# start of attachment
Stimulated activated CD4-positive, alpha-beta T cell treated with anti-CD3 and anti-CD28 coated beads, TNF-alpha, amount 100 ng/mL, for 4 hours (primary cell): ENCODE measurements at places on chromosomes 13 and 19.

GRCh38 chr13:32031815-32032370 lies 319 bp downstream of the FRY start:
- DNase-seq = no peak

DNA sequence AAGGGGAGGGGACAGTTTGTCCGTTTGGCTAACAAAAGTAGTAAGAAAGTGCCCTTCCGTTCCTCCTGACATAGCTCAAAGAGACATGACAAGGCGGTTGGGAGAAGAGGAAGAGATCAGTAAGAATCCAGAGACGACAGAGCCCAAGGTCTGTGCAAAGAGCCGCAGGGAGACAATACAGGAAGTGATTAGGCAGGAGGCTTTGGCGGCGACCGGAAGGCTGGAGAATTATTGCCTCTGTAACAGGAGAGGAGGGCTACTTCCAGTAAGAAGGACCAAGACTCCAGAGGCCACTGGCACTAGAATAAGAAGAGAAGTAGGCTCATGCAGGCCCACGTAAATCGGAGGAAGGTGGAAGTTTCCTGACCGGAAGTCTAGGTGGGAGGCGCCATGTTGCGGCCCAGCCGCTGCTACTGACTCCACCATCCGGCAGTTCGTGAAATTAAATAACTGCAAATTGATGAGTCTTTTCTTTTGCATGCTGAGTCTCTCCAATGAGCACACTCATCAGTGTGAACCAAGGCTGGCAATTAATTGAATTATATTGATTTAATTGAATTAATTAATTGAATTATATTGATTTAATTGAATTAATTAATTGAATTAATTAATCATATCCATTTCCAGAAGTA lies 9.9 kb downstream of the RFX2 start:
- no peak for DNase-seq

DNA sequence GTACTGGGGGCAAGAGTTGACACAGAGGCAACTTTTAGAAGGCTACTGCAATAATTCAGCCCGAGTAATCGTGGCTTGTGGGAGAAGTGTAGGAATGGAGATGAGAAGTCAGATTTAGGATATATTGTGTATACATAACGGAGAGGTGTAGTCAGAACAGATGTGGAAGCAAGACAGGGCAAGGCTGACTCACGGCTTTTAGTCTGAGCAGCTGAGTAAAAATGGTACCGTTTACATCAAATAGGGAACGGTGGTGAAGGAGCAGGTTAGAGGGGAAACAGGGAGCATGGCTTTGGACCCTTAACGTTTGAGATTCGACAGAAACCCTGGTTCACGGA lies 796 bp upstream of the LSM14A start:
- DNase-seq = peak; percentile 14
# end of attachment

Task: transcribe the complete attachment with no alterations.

Stimulated activated CD4-positive, alpha-beta T cell treated with anti-CD3 and anti-CD28 coated beads, TNF-alpha, amount 100 ng/mL, for 4 hours (primary cell): ENCODE measurements at places on chromosomes 13 and 19.

GRCh38 chr13:32031815-32032370 lies 319 bp downstream of the FRY start:
- DNase-seq = no peak

DNA sequence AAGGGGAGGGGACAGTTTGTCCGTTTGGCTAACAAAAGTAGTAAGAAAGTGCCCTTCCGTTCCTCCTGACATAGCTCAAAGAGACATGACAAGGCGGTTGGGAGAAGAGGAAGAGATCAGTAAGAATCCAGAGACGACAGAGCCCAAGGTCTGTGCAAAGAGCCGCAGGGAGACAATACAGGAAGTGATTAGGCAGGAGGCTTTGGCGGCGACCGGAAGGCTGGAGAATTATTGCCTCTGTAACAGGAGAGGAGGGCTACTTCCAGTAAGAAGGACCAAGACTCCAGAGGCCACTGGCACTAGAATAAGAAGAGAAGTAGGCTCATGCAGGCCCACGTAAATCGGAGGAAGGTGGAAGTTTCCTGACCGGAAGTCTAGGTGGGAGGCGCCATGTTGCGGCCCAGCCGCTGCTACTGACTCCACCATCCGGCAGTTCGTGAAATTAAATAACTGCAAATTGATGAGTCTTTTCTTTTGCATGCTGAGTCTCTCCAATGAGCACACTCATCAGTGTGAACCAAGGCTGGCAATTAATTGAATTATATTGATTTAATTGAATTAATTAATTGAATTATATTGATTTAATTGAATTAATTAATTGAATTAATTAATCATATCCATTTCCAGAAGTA lies 9.9 kb downstream of the RFX2 start:
- no peak for DNase-seq

DNA sequence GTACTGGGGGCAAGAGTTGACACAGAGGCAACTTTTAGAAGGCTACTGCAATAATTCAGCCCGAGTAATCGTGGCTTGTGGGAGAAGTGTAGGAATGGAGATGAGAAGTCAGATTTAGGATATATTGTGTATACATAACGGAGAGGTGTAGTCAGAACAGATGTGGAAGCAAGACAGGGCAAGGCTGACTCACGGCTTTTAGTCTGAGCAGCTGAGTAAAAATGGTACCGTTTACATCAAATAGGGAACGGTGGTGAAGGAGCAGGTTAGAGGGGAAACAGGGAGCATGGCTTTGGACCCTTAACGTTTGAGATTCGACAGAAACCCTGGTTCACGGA lies 796 bp upstream of the LSM14A start:
- DNase-seq = peak; percentile 14